Connecting with your Community
How will you collect prayer requests?
Asking people what they want prayer for, or to praise God for, makes your prayers specific and personal. You might like to set up an email address that people can send their requests to, or a number for requests to be text anonymously to. You could put a box in your church office so people can drop their prayers in. You could get creative – maybe the children in your Sunday school could make a ‘prayer chest’ for local school children to put their requests in? Can you offer to collect requests door-to-door on a specific day? This would be a great way to get to know your neighbours and community better.
Once you have decided how to collect the prayer requests you can start asking!
Who do you want to ask?
When deciding who you want to reach out to, consider the different parts of your community. There could be a large employer or a school that really anchor your area. Could you ask them whether they want prayer? Are there any local businesses that are a cornerstone of the community? When was the last time you spoke to the newest neighbour on your street? How about asking your local school, council or MP what they want prayer for? There is no definitive list of who to pray for; we cannot limit how many prayers God can listen to, so ask everyone you can!
How to make contact
Think about the best ways for you to ask for prayer requests from your community. Would your neighbourhood respond better to formal letters, face-to-face chats, or a postcard through the door? Perhaps an email or a more creative approach, such as a bake sale or prayer tent would be more effective? This is your weekend so you can really personalise it to what best suits your locality. You will probably find that you want to use a mixture of methods to reach different people, so it may be useful to plan a timeline of who you will contact and when. There are some useful letter templates on our website to get you started (see the Resources page). If you do decide to write to people for prayer requests, make sure you leave enough time for them to reply (this is where a timeline may help). For example, it can take several weeks for a response from an MP so you will want to make sure you leave them enough time for people to be able to respond.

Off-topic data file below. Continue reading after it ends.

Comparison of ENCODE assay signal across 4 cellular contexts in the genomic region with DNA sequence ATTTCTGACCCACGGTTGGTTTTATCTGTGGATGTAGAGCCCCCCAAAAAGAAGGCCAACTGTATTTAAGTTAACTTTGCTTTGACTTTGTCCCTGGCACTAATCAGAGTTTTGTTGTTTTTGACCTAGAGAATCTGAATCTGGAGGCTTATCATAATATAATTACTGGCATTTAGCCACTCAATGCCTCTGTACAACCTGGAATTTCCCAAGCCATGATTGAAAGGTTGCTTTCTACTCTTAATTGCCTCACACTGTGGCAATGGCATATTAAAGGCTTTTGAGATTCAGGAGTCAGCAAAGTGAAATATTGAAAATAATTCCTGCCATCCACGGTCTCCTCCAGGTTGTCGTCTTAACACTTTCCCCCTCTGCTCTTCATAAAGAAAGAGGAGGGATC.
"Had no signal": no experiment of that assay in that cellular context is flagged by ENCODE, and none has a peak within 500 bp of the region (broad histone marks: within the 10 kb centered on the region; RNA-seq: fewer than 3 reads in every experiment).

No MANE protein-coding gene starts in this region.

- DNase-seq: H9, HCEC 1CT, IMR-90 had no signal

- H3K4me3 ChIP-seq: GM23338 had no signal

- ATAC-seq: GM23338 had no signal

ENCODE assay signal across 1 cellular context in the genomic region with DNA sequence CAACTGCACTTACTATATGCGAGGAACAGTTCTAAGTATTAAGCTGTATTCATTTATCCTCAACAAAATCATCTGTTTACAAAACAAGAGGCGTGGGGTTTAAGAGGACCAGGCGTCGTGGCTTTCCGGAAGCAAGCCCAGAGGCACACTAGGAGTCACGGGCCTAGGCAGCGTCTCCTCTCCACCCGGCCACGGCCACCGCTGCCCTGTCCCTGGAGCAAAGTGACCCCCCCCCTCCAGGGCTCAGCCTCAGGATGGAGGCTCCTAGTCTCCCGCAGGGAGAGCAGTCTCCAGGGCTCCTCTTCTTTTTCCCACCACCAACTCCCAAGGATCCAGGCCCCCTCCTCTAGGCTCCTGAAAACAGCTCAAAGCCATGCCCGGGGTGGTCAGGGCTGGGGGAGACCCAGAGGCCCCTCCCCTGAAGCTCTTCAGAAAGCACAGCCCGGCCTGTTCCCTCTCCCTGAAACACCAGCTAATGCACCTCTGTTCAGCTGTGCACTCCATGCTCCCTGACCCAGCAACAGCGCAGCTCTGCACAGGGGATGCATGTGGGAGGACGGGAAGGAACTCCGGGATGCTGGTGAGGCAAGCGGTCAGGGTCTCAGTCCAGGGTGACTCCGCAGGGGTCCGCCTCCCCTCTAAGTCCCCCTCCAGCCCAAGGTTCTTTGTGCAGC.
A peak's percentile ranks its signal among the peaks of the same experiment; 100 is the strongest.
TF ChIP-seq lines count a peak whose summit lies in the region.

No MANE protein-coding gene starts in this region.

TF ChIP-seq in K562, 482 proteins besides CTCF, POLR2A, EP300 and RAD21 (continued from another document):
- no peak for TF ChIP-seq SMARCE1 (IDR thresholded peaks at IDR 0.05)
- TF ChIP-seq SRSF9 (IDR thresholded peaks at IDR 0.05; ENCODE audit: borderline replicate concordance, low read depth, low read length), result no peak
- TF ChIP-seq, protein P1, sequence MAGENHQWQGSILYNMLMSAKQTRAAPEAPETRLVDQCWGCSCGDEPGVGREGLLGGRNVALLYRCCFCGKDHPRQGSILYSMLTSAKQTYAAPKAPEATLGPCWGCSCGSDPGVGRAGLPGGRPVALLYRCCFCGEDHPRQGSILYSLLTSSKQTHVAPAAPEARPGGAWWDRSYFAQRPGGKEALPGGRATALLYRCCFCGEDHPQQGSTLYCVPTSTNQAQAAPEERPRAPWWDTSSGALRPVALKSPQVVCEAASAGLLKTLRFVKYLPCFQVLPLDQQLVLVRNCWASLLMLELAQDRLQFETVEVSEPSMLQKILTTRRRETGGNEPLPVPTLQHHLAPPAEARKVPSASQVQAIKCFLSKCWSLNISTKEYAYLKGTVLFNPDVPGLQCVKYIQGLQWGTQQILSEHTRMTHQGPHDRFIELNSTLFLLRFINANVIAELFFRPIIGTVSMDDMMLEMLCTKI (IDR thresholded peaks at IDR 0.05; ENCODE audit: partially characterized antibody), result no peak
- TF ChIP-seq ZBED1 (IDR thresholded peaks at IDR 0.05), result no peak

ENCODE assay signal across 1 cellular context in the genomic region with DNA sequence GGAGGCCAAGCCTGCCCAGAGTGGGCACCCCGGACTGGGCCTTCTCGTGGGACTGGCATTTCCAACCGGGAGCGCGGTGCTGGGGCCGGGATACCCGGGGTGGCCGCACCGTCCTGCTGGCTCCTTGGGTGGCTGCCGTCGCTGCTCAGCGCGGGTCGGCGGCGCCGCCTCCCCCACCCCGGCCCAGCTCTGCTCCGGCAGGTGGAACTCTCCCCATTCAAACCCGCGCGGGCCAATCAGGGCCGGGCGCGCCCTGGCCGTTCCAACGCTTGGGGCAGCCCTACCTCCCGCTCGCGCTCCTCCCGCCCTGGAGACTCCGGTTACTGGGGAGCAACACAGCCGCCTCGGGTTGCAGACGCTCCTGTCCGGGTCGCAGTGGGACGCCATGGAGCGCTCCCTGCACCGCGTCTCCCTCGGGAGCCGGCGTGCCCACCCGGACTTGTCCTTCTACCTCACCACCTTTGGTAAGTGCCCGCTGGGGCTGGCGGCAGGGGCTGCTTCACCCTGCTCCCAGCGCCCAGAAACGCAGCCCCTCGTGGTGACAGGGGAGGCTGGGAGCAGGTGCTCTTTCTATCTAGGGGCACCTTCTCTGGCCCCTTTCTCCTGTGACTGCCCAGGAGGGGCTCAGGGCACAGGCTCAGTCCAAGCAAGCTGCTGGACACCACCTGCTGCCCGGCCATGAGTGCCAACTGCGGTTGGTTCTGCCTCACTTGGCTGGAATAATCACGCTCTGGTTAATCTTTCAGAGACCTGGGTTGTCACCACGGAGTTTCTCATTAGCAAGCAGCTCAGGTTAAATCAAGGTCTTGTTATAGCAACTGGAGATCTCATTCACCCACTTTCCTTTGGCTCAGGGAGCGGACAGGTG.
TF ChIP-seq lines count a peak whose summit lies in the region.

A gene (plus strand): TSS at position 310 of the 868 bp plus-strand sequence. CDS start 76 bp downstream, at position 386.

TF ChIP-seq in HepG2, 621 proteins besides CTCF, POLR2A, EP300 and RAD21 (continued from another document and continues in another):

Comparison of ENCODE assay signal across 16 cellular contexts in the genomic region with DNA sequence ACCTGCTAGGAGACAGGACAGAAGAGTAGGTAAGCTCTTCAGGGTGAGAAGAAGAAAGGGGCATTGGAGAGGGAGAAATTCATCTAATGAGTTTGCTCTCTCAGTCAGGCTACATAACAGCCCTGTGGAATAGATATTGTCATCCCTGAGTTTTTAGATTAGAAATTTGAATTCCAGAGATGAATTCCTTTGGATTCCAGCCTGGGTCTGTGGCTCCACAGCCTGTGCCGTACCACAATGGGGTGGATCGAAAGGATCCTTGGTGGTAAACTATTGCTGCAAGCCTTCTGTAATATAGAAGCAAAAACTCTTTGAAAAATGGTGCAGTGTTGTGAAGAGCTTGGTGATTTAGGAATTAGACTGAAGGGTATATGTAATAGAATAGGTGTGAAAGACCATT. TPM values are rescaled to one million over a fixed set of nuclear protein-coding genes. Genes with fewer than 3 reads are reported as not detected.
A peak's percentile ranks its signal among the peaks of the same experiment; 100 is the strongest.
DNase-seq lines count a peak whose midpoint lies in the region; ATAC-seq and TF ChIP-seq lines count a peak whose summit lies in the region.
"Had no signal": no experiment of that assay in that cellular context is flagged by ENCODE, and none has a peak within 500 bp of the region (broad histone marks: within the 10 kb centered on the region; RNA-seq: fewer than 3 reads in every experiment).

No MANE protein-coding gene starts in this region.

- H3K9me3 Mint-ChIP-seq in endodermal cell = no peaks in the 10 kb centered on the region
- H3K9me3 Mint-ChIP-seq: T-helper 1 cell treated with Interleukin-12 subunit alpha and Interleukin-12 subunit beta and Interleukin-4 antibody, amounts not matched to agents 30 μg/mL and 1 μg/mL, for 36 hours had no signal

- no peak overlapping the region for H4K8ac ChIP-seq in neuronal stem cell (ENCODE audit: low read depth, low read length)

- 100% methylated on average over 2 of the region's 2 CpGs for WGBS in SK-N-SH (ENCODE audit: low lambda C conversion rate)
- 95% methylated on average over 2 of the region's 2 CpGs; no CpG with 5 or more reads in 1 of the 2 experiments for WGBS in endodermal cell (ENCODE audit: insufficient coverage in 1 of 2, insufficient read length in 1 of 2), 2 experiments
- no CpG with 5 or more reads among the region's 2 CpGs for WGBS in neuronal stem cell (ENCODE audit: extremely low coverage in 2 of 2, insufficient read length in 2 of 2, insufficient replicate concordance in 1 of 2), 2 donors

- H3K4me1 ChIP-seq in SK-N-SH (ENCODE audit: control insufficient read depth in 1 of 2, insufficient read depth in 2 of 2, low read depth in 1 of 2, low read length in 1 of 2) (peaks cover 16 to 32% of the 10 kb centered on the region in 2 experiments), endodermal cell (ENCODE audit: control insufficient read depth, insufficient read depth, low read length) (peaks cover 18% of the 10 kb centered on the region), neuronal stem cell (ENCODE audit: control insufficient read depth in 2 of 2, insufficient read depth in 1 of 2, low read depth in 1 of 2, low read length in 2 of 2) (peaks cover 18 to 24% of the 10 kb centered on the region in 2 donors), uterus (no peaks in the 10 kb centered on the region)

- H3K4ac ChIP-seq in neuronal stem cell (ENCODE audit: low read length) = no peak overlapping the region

You can write directly to your MP or contact the constituency office. It is important to address your letter to an individual in order to make the invitation to pray a personal one: you can find the name of your MP at www.parliament.uk/mps-lords-and-offices/mps/ using your postcode.
When writing to your council, think about your local councillor. They normally live and work in the local community and will have a good idea of issues facing the community. They would be a great person to try to meet in person and get on board!
If you are writing to a head teacher at your local school, you will need to consider school holidays, especially if you would like to get the students involved too!
Alternatively, you could just knock on your neighbour’s door, give them a prayer request postcard with a Living on a Prayer or Why Pray? booklet (see Resources page on our website) or invite them to any events that you might be planning at your church to drop their prayer request in personally!
Prayer is about saying thank You to God as much as asking for change. Even if people around you don’t want to ask for personal prayer, most people will have something that they are grateful for and want to celebrate!
Gather the requests
Once you have collected all the prayer requests it is important to keep them together and not lose any, so every request gets prayed for during the National Prayer Weekend.
You might want to sort the requests into similar themes, or split your venue into different sections to pray for different people. Consider whether the requesters want to remain anonymous or can be prayed for by name. Think about how to best share out the requests to people attending your prayer weekend. Maybe you want to print the requests, write them out, hang them up for everyone to see or they could be drawn out of a hat.
There are so many different ways that you can approach praying for others, so don’t let our suggestions limit your creativity or preference!